The ice cream sandwiches at State Bird. The first thing he’ll do when he gets to the restaurant is head for the pastry kitchen, say hi to the pastry chef, open the freezer door and ask if he can have the new ice cream sandwich.  Everyone at the restaurant knows when he shows up to have a Progress hot dog and an ice cream sandwich ready.

How do you balance being a mom with a chef’s schedule? What does a typical day look like for you?

In preschool, there was more wiggle room in terms of the schedule. But now that he has started school, we’ve fallen into a 9-5 routine. The benefit of being a chef-owner with your husband is that there are no judgments. I know he needs to be at the restaurant many nights and he knows that my schedule needs to be more accommodating to Jaspers activities.  We both take weekends off, which is great so we can all spend time together as a family.

When the restaurant first opened, for the first 2 years or so, we both worked 6 days a week. And when we opened 7 days a week, we did start taking 2 days off, but it probably took about 3 years until we started consistently taking weekends off.

What is the chef-parent community like in SF?

The great thing about San Francisco is that it has a really tight-knit food community. When we started out in 2004 at Rubicon, there were a lot of up and coming chefs like us and now many of them own their own restaurants and have families.  So now we get to hang out with other chef parents (and Jasper can relate to their kids). We continue to support each other in different ways like watching each other’s kids if needed.

What influences your culinary creativity?

Travel has always been a big influence for creativity, but even more so lately the abundance of the amazing local produce.  For a pastry chef, high quality and variety of fruit grown so close to San Francisco is a dream.

Do you have any exciting upcoming projects that you can share?

We have some ideas percolating but nothing close enough to share!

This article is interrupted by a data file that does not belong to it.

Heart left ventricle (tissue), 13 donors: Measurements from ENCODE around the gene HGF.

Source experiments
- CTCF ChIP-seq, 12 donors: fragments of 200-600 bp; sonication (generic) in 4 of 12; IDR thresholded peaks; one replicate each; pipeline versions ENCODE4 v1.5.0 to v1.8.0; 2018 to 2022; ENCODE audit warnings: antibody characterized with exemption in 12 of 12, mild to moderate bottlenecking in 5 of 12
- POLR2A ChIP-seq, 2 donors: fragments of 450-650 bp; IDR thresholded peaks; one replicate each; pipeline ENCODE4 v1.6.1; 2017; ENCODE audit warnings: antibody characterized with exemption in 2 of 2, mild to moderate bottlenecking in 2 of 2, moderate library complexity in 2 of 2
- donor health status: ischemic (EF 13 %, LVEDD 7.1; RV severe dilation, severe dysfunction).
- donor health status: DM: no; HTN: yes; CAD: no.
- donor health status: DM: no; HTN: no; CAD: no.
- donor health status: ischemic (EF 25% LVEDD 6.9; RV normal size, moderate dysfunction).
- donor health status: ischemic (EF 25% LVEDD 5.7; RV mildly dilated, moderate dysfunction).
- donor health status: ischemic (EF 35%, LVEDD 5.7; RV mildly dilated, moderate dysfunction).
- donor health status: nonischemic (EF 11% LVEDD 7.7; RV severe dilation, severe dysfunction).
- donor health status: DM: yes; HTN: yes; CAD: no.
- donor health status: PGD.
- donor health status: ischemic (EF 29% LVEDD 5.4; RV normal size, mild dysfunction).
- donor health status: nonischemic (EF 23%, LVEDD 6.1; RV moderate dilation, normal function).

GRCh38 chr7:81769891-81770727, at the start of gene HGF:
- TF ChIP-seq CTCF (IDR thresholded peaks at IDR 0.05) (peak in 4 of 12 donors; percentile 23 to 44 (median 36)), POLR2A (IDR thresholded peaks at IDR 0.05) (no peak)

Has becoming a parent changed your cooking style and/or eating habits? Do you have any family dining traditions that you especially treasure?

As chefs, generally all you have in the refrigerator is condiments and beer and after we had a kid, we thought “awww now we need to learn how to shop!” In all honesty, I think it took us until last year to figure out how to shop for our house and our family.  Now we have our list of staples and stay pretty consistent in our weekly shopping.

Do you get out with your pipsqueak?

We tend to cook at home more often then go out when we have nights off, since we love entertaining at our house.  There is also the chef brain that automatically starts working when we are out at restaurants, so it’s nice to have a break from that on our days off.  But there are so many great places here in SF and we love supporting our friends, so we take him out as often as we can.

Where in SF do you like to eat out with your family?

Nopalito is one of our favorites. Outerlands is super fun and great for kids. Jasper really likes Zuni – which is awesome for everyone!

Our goal at Nibble+squeak is inspiring parents to share and enjoy food and travel experiences with their children… What’s your perspective on dining out with children?

We are huge supporters of families dining out with their kids to share the experience together. This past year, we changed the format of our New Year’s Eve dinner at both restaurants, from a set menu to our regular al la carte menu.  As a result we saw many families at the first seating and it gave the night a really great vibe. It felt more like a cross-section of the city which we love!

State Bird in particular is a great place to bring kids in the sense that there is so much going on, there is a lot for them to look at and things to check out. The food can be challenging because it’s all high impact (lots of spice, acid & texture) but usually there are a couple of items on the menu that kids will love. And of course at The Progress we have the “Prog Dog” which is always a hit with the little ones.